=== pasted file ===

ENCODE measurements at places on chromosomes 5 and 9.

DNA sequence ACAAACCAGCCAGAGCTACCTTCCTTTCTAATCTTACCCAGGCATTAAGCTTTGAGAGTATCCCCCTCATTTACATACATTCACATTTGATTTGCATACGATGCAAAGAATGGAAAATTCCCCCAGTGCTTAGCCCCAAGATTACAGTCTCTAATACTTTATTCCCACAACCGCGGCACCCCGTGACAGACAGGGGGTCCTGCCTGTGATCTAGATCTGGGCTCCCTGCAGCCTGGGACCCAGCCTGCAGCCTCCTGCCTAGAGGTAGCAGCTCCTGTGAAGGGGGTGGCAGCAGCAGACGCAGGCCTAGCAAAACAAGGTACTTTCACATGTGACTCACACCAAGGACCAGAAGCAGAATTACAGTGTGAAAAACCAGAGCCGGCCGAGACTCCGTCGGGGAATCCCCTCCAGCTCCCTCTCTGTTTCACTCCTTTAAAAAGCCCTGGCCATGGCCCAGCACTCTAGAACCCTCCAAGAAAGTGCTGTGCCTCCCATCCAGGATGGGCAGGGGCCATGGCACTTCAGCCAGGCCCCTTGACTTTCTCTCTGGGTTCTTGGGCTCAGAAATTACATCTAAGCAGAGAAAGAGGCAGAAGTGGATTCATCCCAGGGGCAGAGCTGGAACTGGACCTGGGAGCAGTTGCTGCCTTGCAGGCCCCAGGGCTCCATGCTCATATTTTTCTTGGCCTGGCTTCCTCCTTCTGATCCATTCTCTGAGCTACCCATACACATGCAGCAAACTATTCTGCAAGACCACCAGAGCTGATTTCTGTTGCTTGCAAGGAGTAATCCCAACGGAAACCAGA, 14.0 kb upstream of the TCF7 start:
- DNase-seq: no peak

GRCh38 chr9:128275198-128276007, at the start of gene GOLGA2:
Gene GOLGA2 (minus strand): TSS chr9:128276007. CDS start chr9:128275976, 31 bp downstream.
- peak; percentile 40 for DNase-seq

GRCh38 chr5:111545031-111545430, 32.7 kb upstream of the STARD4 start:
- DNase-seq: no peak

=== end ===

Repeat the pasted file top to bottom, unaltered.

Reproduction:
ENCODE measurements at places on chromosomes 5 and 9.

DNA sequence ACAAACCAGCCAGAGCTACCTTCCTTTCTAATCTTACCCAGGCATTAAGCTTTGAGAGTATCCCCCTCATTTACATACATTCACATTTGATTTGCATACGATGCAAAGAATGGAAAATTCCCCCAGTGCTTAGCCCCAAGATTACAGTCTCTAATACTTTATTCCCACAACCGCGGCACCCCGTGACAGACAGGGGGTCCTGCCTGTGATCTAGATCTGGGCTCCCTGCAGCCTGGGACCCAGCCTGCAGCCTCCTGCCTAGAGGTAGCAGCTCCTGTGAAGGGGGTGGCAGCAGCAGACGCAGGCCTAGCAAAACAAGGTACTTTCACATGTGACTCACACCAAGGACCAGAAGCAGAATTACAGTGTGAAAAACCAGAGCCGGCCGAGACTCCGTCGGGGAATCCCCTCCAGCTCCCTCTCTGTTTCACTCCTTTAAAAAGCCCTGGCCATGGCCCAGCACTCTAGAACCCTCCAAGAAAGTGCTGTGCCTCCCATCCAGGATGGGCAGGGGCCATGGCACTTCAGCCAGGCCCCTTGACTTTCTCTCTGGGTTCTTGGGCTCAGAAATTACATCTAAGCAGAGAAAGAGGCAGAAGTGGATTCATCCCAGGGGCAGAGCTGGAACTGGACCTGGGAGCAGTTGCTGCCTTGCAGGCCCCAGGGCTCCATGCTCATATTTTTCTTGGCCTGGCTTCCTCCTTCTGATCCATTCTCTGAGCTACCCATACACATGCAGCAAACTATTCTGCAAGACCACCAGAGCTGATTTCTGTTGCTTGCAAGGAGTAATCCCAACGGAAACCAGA, 14.0 kb upstream of the TCF7 start:
- DNase-seq: no peak

GRCh38 chr9:128275198-128276007, at the start of gene GOLGA2:
Gene GOLGA2 (minus strand): TSS chr9:128276007. CDS start chr9:128275976, 31 bp downstream.
- peak; percentile 40 for DNase-seq

GRCh38 chr5:111545031-111545430, 32.7 kb upstream of the STARD4 start:
- DNase-seq: no peak